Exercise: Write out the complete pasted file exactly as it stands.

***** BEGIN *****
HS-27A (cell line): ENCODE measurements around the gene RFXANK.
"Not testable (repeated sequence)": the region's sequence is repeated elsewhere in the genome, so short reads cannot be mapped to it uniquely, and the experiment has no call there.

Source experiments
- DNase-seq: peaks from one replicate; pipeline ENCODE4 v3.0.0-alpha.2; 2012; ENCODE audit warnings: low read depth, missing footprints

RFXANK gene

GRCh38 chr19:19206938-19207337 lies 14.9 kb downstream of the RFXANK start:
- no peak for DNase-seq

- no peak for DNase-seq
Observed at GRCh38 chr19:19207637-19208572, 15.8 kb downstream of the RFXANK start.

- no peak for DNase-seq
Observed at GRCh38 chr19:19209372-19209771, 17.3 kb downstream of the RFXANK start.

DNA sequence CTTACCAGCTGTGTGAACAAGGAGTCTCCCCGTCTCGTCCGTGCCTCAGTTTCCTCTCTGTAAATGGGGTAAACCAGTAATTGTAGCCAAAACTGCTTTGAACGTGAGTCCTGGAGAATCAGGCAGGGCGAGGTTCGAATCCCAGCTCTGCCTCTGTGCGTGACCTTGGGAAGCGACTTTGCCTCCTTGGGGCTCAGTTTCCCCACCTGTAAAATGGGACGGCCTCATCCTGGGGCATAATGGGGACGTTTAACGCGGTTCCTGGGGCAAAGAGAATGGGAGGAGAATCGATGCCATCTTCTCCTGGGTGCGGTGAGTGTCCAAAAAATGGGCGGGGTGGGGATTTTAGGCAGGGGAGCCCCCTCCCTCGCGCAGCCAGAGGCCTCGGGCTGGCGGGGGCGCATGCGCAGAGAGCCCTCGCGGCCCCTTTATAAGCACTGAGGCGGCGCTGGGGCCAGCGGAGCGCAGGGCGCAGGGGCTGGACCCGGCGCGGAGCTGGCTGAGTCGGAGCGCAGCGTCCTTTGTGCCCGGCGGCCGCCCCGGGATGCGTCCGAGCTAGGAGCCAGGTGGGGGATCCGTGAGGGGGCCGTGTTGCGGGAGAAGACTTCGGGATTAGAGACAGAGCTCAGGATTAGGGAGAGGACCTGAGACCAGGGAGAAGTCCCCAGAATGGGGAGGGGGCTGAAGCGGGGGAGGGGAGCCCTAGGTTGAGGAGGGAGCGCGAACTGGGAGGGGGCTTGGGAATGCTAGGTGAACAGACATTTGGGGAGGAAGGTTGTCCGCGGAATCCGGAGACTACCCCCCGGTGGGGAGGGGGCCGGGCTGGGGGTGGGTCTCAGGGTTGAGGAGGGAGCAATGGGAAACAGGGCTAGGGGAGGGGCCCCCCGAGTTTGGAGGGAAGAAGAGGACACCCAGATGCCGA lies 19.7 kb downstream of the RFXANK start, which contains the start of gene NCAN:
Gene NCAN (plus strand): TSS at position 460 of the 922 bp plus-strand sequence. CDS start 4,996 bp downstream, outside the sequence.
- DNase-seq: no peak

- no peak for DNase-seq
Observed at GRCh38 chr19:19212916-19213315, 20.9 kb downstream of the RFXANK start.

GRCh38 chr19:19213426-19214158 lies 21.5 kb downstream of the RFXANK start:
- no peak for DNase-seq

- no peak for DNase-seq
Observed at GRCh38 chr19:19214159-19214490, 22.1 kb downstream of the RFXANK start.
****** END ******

HS-27A (cell line): ENCODE measurements around the gene RFXANK.
"Not testable (repeated sequence)": the region's sequence is repeated elsewhere in the genome, so short reads cannot be mapped to it uniquely, and the experiment has no call there.

Source experiments
- DNase-seq: peaks from one replicate; pipeline ENCODE4 v3.0.0-alpha.2; 2012; ENCODE audit warnings: low read depth, missing footprints

RFXANK gene

GRCh38 chr19:19206938-19207337 lies 14.9 kb downstream of the RFXANK start:
- no peak for DNase-seq

- no peak for DNase-seq
Observed at GRCh38 chr19:19207637-19208572, 15.8 kb downstream of the RFXANK start.

- no peak for DNase-seq
Observed at GRCh38 chr19:19209372-19209771, 17.3 kb downstream of the RFXANK start.

DNA sequence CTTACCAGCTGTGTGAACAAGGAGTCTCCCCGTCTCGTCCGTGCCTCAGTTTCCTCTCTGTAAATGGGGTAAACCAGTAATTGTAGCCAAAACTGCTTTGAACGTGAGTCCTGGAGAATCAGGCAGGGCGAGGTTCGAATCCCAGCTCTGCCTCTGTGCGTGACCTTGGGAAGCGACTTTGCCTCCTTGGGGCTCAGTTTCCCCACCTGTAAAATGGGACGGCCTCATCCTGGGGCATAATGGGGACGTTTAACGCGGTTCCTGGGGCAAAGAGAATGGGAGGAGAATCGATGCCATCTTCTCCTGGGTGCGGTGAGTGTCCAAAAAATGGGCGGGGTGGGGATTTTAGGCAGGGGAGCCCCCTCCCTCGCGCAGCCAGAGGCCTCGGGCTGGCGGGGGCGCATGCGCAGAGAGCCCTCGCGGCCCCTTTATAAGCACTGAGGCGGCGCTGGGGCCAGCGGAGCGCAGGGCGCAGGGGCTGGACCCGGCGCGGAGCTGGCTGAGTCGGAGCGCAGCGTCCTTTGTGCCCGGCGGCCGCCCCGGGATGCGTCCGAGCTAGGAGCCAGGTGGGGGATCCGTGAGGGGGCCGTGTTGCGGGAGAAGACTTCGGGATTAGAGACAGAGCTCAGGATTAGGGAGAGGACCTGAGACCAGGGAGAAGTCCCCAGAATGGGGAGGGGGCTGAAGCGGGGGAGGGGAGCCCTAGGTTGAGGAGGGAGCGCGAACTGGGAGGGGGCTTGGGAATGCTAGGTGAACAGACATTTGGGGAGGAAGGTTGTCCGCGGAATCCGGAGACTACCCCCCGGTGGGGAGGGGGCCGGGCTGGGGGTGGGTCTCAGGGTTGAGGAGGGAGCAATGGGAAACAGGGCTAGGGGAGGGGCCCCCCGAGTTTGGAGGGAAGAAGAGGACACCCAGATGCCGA lies 19.7 kb downstream of the RFXANK start, which contains the start of gene NCAN:
Gene NCAN (plus strand): TSS at position 460 of the 922 bp plus-strand sequence. CDS start 4,996 bp downstream, outside the sequence.
- DNase-seq: no peak

- no peak for DNase-seq
Observed at GRCh38 chr19:19212916-19213315, 20.9 kb downstream of the RFXANK start.

GRCh38 chr19:19213426-19214158 lies 21.5 kb downstream of the RFXANK start:
- no peak for DNase-seq

- no peak for DNase-seq
Observed at GRCh38 chr19:19214159-19214490, 22.1 kb downstream of the RFXANK start.